If you’re an artist on social media, there’s no doubt that you’ve seen the trend of making textured art pieces online. Yet, it can be hard to figure out exactly what they’re using to create that effect. And while some creators will share their secret, I've found it comes at a cost through their paid course they have linked in their bio.
But what a lot of artists might be using to get this textured look is something called textured modelling paste. However, upon looking it up, it's decently pricey to just try out and also mainly comes in huge containers.
Now I like a deal, especially when experimenting, and heard from my cousin that you could get a similar outcome with caulking. So, I decided to try it out and show you how it turned out in this blog!
Down below, I’ve listed all the steps that I learned while making my first textured piece of art with caulking, and I hope this helps you when creating your next masterpiece!
Step 1: Learn How to Use Caulking
I am an artist and like to do artsy things, but I do not like to do home improvements. So, to save you the hassle of the Googling and DIY videos I had to watch, here’s how to use caulking. If you already know how to use it, feel free to skip to Step 2!
For those of you staying, the first thing you want to do is ensure you buy the right type of caulking. Make sure it's made with acrylic, like this one I used, so you get the textured effect that will adhere to your paint and dry properly.
Afterwards, grab the tube and the appropriate caulking gun. On the gun, you’ll find a little hole near the handle. You can place the tip of your tube of caulking in this hole at a 45-degree angle and pull the handle, which will cut open your tube.
Then, find the little needle-like piece on the bottom of your caulking gun. Swing this part out and put it on your caulking tube to puncture the seal. After that – you’re ready to go!
And don't worry if you don't use all your caulking at once. I also discovered that you could reseal your caulking through this helpful video!
Step 2: Start Your Piece
For this piece I made, I used caulking straight on the canvas, as I thought it would adhere better that way. Additionally, I used a gallery canvas as they’re thicker than regular canvases. I wasn’t sure how much I’d be putting on, and I wanted it to hold up and not dent the canvas.
For someone simply wanting to experiment with textured art, I’d suggest purchasing some materials from the Dollar Store, such as their wooden items or canvases, so you can practice what works for you without breaking the bank.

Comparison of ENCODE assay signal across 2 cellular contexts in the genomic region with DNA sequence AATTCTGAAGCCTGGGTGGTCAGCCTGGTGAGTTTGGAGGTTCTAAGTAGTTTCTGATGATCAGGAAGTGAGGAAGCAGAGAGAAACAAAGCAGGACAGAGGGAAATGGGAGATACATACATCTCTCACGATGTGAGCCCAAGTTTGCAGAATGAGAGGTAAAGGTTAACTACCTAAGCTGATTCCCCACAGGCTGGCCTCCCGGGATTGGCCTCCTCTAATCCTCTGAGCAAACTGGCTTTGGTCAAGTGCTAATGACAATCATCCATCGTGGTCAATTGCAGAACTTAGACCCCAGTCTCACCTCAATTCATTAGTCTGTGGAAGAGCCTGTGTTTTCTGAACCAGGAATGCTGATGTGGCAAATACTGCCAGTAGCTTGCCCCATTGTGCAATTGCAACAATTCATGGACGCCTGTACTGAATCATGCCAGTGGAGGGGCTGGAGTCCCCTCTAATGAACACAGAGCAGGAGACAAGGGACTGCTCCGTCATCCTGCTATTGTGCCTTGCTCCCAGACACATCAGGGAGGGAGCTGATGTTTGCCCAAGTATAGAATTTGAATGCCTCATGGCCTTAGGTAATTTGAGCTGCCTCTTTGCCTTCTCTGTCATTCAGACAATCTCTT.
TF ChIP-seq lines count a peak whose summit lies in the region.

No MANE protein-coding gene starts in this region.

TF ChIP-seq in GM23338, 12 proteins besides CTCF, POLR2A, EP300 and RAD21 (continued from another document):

Because the caulking I used dries relatively quickly, I’d also suggest that you lay out your design beforehand or do a practice one. Once it’s on your canvas, it’s easy to move around but difficult to remove completely from the spot you placed, as it’s gripping to the canvas texture.
I was wearing gloves while working on this and found it quite sticky to work with, so that’s something to keep in mind. I think using ridging tools would help with giving you more control if that’s the style you’re going for.
Step 3: Start Painting!
The caulking that I used said it dries in 30 minutes. But, because I’m using this for an art piece, I layered on quite a thick coat, so I let it dry for about 5 hours before using it. It definitely has a bit of a bounce to it even when completely dry, but if you’re being cautious, I’d say letting it dry overnight would be the safest bet.
After that, you can start painting! For my first piece, I had a light pink background, then went over with some metallic paint on the textured area. Afterwards, I did a bit of back and forth to clean up all the edges, signed it, and it was complete!
It wasn’t very hard to paint on the caulking, but I would recommend rotating your canvas while you paint to ensure you get all areas of texture.
Step 4: Varnish Your Piece
And now it’s time to varnish your masterpiece! Because the acrylic paint is over the caulking, you can use any acrylic varnish. For my piece, I used Liquitex Matte Varnish. Again, I would suggest rotating your canvas as you varnish to ensure you get every nook and cranny of your piece. As well, make sure your varnish is properly mixed before applying to ensure if gives you your desired finish.
My Final Thoughts
Caulking seems like a very affordable option to use for textured art. Overall, it’s something I’d recommend trying, and if you don’t like it, it’s not a huge deal at the end of the day.
However, I did find it quite sticky to work with, and it did take a lot of time to dry, which you’ll need to account for. Again, I think using some sort of ridging tool or spatula to add texture would help give you more control over the outcome. While I do see people using caulking with their hands, the brand I was using said not to let it touch your skin, so I was using gloves while making the texture.I’m sure I’ll be using caulking in the future to create more textured art and might try some textured modelling paste to compare their outcomes. Stay tuned for more art blogs, and if you want to see more of what I’m up to, click here to check out some of my current pieces or follow me on Instagram for progress updates.